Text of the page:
Providing televisions for prisoners in Maghaberry has cost more than £8,000 a month, it was revealed.
Northern Ireland`s main prison had the highest bill of all jails for the last 10 months, the Department of Justice said.
Democratic Unionist MLA Lord Maurice Morrow said the figures were staggering.
“There is a distinct culture of placation in existence in Northern Ireland prisons and I fail to see how this is doing anything to address offending behaviour, encourage rehabilitation or send any kind of positive message to victims,” he said.
“It’s a disgrace.”
From 2008 to last month the Northern Ireland Prison Service (NIPS) spent £356,181 on televisions for prisoners, with the largest expenditure in the financial year 2010/11 at £150,580. Almost a third of the cost was covered by the Prisoners Amenity Fund, which comes from tuck shop profits, recycling initiatives and prisoner television rental fees, the Justice Department said.
In less than 10 months up to 18 January this year Maghaberry spent £85,865 on televisions, an average of more than £8,000 per month. The total spend on prisons across that period was £106,789.
Lord Morrow claimed there was a practice of handing out televisions even if inmates destroyed their previous sets.
David Weir, a director at the Northern Ireland Association for the Care and Resettlement of Offenders (NIACRO), said relatives and children of inmates were keen to ensure they received sufficient stimulation.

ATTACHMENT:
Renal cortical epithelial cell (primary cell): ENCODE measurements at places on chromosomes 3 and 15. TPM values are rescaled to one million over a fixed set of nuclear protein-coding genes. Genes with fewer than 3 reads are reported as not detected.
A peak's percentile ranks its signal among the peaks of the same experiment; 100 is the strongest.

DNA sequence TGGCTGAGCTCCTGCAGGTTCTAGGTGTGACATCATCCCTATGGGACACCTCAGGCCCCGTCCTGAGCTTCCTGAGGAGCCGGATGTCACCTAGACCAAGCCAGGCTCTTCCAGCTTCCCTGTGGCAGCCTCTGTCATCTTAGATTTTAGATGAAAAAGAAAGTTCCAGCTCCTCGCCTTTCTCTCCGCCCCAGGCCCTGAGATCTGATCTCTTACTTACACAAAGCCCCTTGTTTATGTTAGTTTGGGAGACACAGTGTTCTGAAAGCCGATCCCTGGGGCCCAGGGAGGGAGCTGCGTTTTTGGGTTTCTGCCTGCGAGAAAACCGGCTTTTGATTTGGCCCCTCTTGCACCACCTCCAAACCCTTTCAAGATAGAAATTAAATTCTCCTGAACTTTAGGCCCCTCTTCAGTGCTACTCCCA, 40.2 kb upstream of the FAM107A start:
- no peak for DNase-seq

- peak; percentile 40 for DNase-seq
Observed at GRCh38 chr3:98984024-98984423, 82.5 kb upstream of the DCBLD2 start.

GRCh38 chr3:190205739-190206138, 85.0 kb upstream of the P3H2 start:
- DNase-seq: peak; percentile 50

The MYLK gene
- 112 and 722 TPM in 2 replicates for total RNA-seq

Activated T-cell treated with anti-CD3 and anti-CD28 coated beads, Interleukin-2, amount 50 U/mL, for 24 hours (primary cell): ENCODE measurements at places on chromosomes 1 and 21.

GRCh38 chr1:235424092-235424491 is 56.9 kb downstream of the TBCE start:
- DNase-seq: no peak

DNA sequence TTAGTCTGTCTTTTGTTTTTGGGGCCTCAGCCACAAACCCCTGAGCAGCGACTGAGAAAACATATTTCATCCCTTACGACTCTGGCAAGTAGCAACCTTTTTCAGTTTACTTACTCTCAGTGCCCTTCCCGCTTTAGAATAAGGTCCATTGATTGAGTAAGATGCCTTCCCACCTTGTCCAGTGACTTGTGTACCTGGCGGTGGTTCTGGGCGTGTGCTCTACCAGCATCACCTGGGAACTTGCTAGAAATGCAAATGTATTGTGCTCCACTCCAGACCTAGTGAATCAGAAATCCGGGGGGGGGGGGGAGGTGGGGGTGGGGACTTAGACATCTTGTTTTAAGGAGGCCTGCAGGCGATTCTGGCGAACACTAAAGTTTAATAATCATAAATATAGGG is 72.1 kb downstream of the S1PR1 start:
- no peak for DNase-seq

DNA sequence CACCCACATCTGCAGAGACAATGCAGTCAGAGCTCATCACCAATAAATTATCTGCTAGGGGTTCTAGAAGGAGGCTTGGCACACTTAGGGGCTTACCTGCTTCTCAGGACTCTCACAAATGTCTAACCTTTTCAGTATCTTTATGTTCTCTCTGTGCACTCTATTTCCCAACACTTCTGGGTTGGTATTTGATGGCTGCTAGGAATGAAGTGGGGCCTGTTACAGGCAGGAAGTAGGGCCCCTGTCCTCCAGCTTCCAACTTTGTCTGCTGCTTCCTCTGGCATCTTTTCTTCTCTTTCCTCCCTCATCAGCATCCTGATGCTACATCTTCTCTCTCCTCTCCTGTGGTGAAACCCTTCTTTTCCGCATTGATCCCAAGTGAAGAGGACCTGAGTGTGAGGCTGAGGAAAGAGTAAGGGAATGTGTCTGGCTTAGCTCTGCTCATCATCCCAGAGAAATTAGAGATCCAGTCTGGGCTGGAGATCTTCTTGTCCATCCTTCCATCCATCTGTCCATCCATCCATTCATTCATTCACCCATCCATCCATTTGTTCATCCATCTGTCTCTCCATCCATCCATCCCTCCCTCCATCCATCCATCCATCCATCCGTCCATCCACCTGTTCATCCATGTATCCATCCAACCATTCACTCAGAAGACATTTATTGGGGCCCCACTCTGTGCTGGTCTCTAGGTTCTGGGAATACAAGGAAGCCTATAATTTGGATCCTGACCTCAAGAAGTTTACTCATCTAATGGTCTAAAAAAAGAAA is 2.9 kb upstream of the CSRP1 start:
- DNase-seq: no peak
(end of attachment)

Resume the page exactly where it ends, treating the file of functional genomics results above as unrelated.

“Where a person is spending a considerable number of hours in a cell alone, a television or some form of occupation is useful,” he said.
“It is a significant contributor to mental health.”
A Prison Service spokesman said having access to a television was important in the daily lives of prisoners, many of whom are vulnerable and have mental health issues.
“Part of the cost of acquiring televisions for prisoners is met by the prisoners themselves through rental charges and from tuck shop profits and recycling initiatives. Digital switchover also necessitated an increase in television purchases in the past year,” he said.
Lord Morrow said the Prison Service also confirmed £5,000 of damage was caused in Hydebank Young Offenders` Centre during 40 minutes when five prisoners barricaded themselves in a dining room on Christmas Day.
The Prison Service said the incident was under police investigation.